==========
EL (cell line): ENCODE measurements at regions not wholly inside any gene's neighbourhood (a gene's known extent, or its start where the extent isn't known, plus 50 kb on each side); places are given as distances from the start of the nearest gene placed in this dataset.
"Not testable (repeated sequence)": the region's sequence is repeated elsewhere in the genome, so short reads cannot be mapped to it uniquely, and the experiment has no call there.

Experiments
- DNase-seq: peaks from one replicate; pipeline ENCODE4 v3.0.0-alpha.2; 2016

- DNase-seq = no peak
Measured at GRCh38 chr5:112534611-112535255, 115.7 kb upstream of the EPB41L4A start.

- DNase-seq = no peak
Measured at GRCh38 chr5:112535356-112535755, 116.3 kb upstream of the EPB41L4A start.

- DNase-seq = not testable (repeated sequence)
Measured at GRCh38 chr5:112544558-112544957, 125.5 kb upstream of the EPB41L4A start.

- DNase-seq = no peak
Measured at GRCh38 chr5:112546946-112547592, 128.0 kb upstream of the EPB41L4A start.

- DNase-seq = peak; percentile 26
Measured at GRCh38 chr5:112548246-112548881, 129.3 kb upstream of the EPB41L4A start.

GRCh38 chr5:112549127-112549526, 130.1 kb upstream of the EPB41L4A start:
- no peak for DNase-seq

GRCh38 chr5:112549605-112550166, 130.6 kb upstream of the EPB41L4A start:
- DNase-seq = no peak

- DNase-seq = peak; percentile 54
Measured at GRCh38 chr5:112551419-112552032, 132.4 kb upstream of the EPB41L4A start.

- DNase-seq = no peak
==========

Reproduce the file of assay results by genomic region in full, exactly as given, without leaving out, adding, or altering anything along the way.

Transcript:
EL (cell line): ENCODE measurements at regions not wholly inside any gene's neighbourhood (a gene's known extent, or its start where the extent isn't known, plus 50 kb on each side); places are given as distances from the start of the nearest gene placed in this dataset.
"Not testable (repeated sequence)": the region's sequence is repeated elsewhere in the genome, so short reads cannot be mapped to it uniquely, and the experiment has no call there.

Experiments
- DNase-seq: peaks from one replicate; pipeline ENCODE4 v3.0.0-alpha.2; 2016

- DNase-seq = no peak
Measured at GRCh38 chr5:112534611-112535255, 115.7 kb upstream of the EPB41L4A start.

- DNase-seq = no peak
Measured at GRCh38 chr5:112535356-112535755, 116.3 kb upstream of the EPB41L4A start.

- DNase-seq = not testable (repeated sequence)
Measured at GRCh38 chr5:112544558-112544957, 125.5 kb upstream of the EPB41L4A start.

- DNase-seq = no peak
Measured at GRCh38 chr5:112546946-112547592, 128.0 kb upstream of the EPB41L4A start.

- DNase-seq = peak; percentile 26
Measured at GRCh38 chr5:112548246-112548881, 129.3 kb upstream of the EPB41L4A start.

GRCh38 chr5:112549127-112549526, 130.1 kb upstream of the EPB41L4A start:
- no peak for DNase-seq

GRCh38 chr5:112549605-112550166, 130.6 kb upstream of the EPB41L4A start:
- DNase-seq = no peak

- DNase-seq = peak; percentile 54
Measured at GRCh38 chr5:112551419-112552032, 132.4 kb upstream of the EPB41L4A start.

- DNase-seq = no peak